 Practical Experience – House to House canvassing is expensive and ineffective in a rural area, especially as it is carried out in late Oct/Nov. Assuming the property can be accessed, people don’t tend to answer their doors after dark and also resent being ‘harassed’ at the weekend. Is it fair to expose my staff to (real – not the risk of) verbal abuse and physical assault? How much should one spend chasing those who won’t vote?

 Dec 2013 Electoral Register – We achieved a 95% registration rate without house to house canvassing. This was secured by using the post, e-mail, phone calling and data matching of internal data sets.


 Voter Confusion – Why is it a duty to register but only a right to vote?

 Voter Alienation – Those who understand the system resent the existence of the Open Register and the fact that it is on general sale. As regards the Full Register they don’t necessarily trust credit reference agencies or registered politicial parties/individual candidates with their data. Fears of abuse/misuse etc.

 Voter Turnout – What is a realistic target for turnout?

Scottish Referendum 2014 European Elections 2014

84.6% 34.2% 41.1% 65.1% 72.6%

Current/Future State

 Making a success of IER – I am sure I am not the only ERO who has concerns about the transitional impact of IER and the practical implementation difficulties of administering the new system. A particular concern is the capacity/ability of our software supplier to make timely changes. We have provided all the information required of us by the Electoral Commission.

 Target No. Of Voters – Based on the 2011 Census the likely number of eligible voters is approximately 107,000 for the EDDC administrative area. As at the 7th October we had captured 100,735 registered electors (approx 94%).

 Budgetary Overspend – I have confirmed to my manager that she has an ‘open’ budget this year in order to ensure that we have enough staff resource to make a success of the new IER.

 House Canvass – We have recruited canvassers and will be carrying out a house to house canvass with the target objective that every occupied house in the EDDC area will have been visited. Out of a total 66,586 properties:

Returns = 56,936
Second Homes = 2,479
Empty Props = 1,522 Outstanding Properties = 5,649

7 October 2014


The missing 6,000 voters: Express and Echo and Western Morning News report on Parliamentary Select Committee investigation

Much interesting stuff in both articles with some amazing comments from the two Chief Executives!



“In written evidence to the committee, Mr Williams wrote: “How much should one spend chasing those who won’t vote?”

And just how much should be spent on those who DO want to vote, Mr Williams?

Does our East Devon District Council Chief Executive have a split personality when it comes to voter registration and engagement?

Our CEO, Mark Williams (shared with South Somerset) appears to have a split personality when it comes to voter registration.

In the large rural area of South Somerset, where door to door canvassing has always been done he sides with the Parliamentary Committee on Voter Registration which says that this is a mandatory step and it is breaking the law not to do it. A Committee member noted that the canvassing produced some 11,000- 12,000 extra names on the register in South Somerset.

In the large rural area of East Devon, where door to door canvassing has not been done since at least 2011, he sides with – er, well, himself and the ERO of Mid Devon – who say they are NOT breaking the law when they fail to do the canvassing. He says that this does not result in losing any voters as they are picked up “by other means” and that the other means are “more amiable” than going out to individuals on cold dark nights and trying to bribe them to register by saying that if you don’t you might not get a credit card. He did not address the concerns of EDA which says at least 6,000 voters were missing from the register at the last Euro election.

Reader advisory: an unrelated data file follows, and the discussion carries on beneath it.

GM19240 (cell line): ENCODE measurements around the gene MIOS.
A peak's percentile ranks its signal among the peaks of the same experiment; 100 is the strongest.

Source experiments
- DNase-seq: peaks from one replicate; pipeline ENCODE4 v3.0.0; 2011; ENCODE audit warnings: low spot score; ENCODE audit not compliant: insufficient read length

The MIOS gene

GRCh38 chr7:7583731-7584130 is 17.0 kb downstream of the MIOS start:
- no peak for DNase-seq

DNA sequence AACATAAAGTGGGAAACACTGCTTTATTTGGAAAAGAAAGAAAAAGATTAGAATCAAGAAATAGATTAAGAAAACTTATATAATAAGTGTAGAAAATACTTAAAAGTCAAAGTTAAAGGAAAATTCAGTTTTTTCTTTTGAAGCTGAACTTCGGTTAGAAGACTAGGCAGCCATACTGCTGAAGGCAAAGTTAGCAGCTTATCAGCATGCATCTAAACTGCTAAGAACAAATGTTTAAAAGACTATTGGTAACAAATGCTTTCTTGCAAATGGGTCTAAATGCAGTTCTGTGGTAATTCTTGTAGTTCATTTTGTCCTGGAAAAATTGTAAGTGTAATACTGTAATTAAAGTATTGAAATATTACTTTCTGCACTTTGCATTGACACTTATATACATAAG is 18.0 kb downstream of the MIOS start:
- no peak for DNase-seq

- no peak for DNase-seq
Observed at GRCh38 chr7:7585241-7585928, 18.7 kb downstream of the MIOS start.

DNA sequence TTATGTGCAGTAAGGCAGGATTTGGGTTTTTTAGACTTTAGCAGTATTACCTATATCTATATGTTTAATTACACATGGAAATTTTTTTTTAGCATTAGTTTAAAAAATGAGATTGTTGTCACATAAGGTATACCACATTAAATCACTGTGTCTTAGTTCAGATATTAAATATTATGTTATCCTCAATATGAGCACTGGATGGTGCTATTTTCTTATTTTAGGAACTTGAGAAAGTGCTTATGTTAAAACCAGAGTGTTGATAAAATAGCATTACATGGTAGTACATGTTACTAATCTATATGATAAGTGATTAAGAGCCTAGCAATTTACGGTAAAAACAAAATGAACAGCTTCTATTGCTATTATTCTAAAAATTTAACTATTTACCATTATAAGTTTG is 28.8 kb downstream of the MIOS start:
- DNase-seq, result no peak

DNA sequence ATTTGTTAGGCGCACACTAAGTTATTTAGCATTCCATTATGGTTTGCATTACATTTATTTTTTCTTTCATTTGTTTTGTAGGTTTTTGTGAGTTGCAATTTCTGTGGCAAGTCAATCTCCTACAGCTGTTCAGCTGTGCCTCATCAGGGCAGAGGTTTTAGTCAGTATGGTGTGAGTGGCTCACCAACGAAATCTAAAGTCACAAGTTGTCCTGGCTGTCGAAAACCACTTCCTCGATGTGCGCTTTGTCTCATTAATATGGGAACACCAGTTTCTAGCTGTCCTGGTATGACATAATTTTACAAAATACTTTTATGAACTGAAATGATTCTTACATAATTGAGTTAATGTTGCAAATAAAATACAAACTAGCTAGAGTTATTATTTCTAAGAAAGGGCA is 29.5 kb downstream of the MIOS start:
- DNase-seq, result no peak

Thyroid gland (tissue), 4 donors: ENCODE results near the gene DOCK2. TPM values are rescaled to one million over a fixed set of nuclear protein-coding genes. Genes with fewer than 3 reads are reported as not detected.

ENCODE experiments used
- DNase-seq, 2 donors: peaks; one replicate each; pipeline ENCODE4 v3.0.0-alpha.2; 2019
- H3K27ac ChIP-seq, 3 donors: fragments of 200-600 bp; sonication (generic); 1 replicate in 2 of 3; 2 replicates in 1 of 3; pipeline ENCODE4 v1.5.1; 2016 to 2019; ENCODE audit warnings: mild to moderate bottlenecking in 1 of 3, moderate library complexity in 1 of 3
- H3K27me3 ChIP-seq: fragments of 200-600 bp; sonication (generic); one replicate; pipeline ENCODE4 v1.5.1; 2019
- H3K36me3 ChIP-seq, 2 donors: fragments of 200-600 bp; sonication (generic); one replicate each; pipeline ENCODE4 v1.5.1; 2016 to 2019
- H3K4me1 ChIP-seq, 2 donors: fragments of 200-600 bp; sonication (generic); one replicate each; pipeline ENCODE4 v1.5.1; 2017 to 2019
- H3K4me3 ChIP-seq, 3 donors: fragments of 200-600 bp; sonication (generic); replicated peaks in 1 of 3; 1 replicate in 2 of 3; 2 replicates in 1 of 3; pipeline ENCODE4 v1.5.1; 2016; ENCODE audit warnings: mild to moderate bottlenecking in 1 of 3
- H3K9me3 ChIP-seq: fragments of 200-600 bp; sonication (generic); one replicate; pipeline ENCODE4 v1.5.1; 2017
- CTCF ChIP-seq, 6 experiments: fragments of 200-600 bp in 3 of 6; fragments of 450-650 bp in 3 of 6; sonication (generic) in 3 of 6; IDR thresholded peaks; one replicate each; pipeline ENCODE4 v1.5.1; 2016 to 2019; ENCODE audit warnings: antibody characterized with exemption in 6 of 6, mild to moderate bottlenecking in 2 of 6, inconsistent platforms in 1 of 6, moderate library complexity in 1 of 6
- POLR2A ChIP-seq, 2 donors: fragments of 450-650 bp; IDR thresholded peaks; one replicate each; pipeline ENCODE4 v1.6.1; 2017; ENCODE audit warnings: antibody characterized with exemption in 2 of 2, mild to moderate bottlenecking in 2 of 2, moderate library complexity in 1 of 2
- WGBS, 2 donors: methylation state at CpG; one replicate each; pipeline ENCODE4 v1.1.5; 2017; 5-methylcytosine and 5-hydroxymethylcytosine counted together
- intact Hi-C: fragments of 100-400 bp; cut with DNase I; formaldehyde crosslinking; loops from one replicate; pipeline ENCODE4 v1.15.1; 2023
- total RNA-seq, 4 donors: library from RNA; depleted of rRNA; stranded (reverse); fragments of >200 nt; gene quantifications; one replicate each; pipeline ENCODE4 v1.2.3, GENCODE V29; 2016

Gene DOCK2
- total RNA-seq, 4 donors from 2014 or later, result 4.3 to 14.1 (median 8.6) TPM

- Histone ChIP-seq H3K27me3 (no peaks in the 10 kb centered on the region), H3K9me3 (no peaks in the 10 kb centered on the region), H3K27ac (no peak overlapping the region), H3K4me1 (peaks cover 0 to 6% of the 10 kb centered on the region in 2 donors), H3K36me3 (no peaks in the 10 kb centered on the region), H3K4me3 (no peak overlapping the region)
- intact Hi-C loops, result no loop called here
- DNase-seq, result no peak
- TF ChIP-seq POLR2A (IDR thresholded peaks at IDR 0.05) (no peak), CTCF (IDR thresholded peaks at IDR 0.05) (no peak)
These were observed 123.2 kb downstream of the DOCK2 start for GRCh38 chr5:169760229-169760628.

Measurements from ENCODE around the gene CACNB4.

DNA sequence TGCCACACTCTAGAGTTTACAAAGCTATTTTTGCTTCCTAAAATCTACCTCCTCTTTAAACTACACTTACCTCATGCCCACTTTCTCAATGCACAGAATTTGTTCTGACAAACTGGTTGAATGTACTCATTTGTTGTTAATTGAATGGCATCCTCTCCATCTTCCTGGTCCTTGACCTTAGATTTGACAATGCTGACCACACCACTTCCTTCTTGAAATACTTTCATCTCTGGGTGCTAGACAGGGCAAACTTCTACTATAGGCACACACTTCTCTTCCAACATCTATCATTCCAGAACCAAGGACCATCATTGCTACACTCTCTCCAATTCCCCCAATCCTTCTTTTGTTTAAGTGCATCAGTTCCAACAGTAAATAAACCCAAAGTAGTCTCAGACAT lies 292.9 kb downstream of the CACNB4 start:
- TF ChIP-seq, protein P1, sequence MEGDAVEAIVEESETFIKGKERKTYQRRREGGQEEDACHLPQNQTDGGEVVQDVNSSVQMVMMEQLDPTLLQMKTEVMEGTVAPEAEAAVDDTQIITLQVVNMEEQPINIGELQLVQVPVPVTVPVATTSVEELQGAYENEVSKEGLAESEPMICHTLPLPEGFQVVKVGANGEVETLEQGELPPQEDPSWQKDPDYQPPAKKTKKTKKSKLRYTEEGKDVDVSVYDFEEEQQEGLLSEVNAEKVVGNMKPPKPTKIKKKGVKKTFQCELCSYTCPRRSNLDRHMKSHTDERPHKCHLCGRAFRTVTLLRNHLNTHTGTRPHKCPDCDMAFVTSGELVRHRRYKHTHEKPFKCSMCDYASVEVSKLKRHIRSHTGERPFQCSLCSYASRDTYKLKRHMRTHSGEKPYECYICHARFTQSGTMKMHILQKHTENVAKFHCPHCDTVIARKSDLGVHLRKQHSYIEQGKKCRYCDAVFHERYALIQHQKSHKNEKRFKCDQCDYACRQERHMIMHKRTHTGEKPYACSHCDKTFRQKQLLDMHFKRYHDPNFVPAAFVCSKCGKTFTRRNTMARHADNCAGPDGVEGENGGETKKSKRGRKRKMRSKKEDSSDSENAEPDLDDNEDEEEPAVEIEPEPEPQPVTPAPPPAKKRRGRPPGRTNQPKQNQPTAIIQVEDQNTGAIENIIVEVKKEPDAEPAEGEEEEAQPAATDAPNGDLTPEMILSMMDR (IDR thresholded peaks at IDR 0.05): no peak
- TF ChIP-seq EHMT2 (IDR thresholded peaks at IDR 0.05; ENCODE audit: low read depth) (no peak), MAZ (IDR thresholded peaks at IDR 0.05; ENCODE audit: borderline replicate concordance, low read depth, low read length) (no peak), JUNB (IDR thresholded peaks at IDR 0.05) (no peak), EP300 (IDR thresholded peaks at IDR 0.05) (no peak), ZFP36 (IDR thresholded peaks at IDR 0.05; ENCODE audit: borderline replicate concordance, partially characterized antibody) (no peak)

Here is a press release from the Electoral Commission, that says you MUST conduct house to house canvassing:


Here is the relevant part of the legislation. In South Somerset, Mr Williams follows it to the letter, in East Devon he chooses to believe that it gives him the right to be “flexible”.


“Duties of the Electoral Registration Officer

Steps to be taken by the Electoral Registration Officer

1.1 Under Section 9 of the Representation of the People Act 1983 (RPA 1983) an Electoral Registration Officer has a duty to maintain registers of UK Parliamentary and local government electors containing the name, qualifying address and electoral number of those persons appearing to them to be entitled to be registered in it.

1.2 This duty on the Electoral Registration Officer to maintain the register includes, but is not limited to, the requirement to conduct an annual canvass in accordance with Section 10 of the RPA 1983 for the purpose of ascertaining any persons who are entitled to be registered. This annual canvass is conducted with reference to the relevant date of 15 October, the relevant date being the date on which a person must be resident at the address they are applying to be registered at.”

From http://www.legislation.gov.uk/ukpga/1983/2/section/10/enacted

section 10 of the RotPA says:

“the registration officer shall—

(a) have a house to house or other sufficient inquiry made as to the persons entitled to be registered (excluding persons entitled to be registered in pursuance of a service declaration);”

In East Devon, Mr Williams relies on the last sentence to justify NOT canvassing, in South Somerset he relies on the information preceding it above to justify canvassing.

So, it seems Mr Williams has one rule for the Liberal Democrat controlled South Somerset District Council and one rule for the Conservative controlled East Devon District Council.

Will he explain the reasons for this difference at tomorrow’s Cabinet meeting?